“Operation Finale”



            When World War II ended, and everyone began to realize the horror of the Holocaust, the top Nazi leaders had already killed themselves:  Hitler, Goring, and Himmler.  There were rumors about others escaping to Argentina, but nobody knew where they were, or what identities they had assumed.

Until an unlikely romance bloomed in Buenos Aires, between two expatriates, Klaus (Joe Alwyn) and Sylvia (Haley Lu Richardson).  They both have German roots, but Klaus Eichmann doesn't realize Sylvia Hermann is Jewish.  In the course of their romance he brags about his father's Nazi ranking, then invites her to his home, where she meets a man who introduces himself as Klaus' uncle, but she notices that Klaus calls him “Father.”   The discrepancy draws her attention, and soon she realizes that the man who calls himself “Ricardo Klement” is actually Adolf Eichmann.  Through her family connections, the Mossad is contacted, and soon a team of agents is sent to Argentina to identify and capture the “Architect of the Holocaust.”

            Director Chris Weitz takes us through the Mossad team's careful planning of exactly how they're going to capture Eichmann, and bring him to Israel to stand trial for his war crimes.  And capturing him was actually the easy part.  The more difficult assignment was to get him to sign a waiver of extradition, in which he essentially volunteers to be returned to Israel.  Understandably, he does not wish to be made a “scapegoat,” and claims that during the War, he was only following orders, like all other soldiers.  Politically, the Mossad team realizes that there are problems with just extracting Eichmann without his consent.  The Argentinian government, could, and did, complain about their national sovereignty being violated.  Finally, one of the Mossad agents, Peter Malkin (Oscar Isaacs) decides to play the “good cop” with Eichmann:  offer him cigarettes.  Give him a shave.  Lead him in some light exercising.  Listen to him talk about his family (his wife and two sons).  And eventually, Malkin gets Eichmann to sign the papers, but only if Malkin, in turn, agrees to arrage for Eichmann to see his wife again.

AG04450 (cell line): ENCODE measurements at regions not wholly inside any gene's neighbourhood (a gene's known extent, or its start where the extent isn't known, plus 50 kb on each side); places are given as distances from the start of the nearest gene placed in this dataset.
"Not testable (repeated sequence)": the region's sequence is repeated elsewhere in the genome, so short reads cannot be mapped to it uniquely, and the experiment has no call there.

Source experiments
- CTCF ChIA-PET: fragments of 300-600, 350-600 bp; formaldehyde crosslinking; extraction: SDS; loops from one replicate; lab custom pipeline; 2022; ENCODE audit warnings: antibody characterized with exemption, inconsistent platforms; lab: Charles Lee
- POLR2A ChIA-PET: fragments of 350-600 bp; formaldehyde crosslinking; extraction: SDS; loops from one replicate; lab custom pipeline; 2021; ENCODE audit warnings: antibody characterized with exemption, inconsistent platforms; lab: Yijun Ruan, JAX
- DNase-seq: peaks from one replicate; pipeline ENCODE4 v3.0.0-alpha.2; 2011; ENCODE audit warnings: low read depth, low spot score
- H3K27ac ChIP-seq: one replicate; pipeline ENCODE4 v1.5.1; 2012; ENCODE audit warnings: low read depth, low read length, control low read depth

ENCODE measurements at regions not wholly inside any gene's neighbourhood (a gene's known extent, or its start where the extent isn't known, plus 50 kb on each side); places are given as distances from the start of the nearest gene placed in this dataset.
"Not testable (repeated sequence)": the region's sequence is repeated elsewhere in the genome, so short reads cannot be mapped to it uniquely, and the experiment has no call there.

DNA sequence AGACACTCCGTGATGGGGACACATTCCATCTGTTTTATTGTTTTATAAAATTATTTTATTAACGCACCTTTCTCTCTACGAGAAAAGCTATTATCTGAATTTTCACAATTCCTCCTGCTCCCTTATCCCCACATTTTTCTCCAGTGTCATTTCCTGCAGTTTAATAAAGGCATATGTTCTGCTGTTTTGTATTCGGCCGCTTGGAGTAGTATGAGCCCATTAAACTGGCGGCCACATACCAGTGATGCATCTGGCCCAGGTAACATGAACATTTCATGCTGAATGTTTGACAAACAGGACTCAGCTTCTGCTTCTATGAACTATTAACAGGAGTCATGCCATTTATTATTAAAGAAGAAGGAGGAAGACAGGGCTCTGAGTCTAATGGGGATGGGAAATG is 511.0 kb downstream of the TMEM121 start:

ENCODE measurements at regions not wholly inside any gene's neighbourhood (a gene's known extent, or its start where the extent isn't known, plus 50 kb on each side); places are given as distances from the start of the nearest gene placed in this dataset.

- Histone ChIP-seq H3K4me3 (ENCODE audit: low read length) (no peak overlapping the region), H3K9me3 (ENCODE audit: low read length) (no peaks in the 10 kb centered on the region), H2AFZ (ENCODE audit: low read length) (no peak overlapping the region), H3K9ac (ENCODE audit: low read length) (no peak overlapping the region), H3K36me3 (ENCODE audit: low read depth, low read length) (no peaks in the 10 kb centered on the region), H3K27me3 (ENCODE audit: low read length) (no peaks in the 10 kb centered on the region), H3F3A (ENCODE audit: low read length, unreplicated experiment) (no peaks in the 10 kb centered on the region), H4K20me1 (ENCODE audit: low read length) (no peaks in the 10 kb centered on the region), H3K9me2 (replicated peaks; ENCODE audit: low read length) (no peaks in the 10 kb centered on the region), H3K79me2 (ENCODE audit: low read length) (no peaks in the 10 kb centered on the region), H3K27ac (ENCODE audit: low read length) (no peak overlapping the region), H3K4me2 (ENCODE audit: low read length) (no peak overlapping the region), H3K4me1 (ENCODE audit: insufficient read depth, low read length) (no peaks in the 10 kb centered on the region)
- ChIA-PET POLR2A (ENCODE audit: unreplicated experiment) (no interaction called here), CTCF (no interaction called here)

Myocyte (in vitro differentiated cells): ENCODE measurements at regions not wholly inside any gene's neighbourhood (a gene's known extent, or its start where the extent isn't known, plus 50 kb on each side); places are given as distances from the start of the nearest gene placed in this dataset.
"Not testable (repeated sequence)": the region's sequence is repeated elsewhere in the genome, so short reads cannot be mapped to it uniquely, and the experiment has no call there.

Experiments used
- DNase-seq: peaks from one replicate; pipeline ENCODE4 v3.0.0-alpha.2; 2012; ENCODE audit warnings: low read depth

Meanwhile, some of the German expatriates, loosely organized into a right wing faction that is in sympathy with the Argentinian polizia, are trying to find the safe house where they believe Eichmann is being detained.  If these two sides had actually run into each other, the subsequent conflict wouldn't have been pretty, and wouldn't be easily explained by anybody's government.

            The rest, as they say, is history:  Adolf Eichmann is, in fact, flown back to Israel, where he stands trial in 1961 under the watchful eye of the world's press.  Of course he claims he was only following orders;  nonetheless, he was executed by hanging in 1962, at the age of 56.

            Unfortunately, Ben Kingsley is about 20 years too old for this part.  Though his great acting skill makes us appreciate the slippery intelligence of a man like Adolf Eichmann, the wig and the hair dye just don't work, especially in an incarceration environment.  Nevertheless, Director Weitz presents us with some good suspense, especially considering the fact that we all know what happens before we begin.  It's historically significant because it's a postscript to the Holocaust, the one chapter in history which we should never forget.


Dr. Ronald P. Salfen, DFW Film Critics Association